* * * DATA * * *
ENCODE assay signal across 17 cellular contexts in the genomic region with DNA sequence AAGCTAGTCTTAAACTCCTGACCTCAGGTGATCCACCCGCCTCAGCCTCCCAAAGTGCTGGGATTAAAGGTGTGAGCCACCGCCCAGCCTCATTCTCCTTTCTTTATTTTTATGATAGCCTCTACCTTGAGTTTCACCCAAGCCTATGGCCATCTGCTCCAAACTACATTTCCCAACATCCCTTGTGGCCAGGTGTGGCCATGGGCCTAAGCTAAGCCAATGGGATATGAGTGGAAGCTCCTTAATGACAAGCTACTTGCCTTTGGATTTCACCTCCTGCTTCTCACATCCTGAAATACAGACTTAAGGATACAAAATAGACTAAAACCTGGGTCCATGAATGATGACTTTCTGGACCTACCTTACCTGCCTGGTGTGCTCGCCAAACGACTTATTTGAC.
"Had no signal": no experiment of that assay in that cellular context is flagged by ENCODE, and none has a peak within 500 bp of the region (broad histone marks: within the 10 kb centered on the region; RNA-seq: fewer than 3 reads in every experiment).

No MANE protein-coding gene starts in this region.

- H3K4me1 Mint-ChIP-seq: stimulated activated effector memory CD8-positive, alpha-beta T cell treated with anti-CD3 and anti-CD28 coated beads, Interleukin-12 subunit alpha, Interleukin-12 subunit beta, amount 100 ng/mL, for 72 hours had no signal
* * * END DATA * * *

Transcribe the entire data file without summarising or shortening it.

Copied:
ENCODE assay signal across 17 cellular contexts in the genomic region with DNA sequence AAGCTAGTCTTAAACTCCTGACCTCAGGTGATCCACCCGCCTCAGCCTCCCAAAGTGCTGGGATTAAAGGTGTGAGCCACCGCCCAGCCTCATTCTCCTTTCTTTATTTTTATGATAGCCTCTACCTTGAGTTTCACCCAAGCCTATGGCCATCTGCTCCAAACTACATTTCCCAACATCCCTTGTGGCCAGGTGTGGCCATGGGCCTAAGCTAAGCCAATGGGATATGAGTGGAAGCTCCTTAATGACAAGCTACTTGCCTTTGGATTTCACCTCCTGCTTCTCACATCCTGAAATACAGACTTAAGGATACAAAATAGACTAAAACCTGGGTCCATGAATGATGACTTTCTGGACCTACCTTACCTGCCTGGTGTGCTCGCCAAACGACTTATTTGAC.
"Had no signal": no experiment of that assay in that cellular context is flagged by ENCODE, and none has a peak within 500 bp of the region (broad histone marks: within the 10 kb centered on the region; RNA-seq: fewer than 3 reads in every experiment).

No MANE protein-coding gene starts in this region.

- H3K4me1 Mint-ChIP-seq: stimulated activated effector memory CD8-positive, alpha-beta T cell treated with anti-CD3 and anti-CD28 coated beads, Interleukin-12 subunit alpha, Interleukin-12 subunit beta, amount 100 ng/mL, for 72 hours had no signal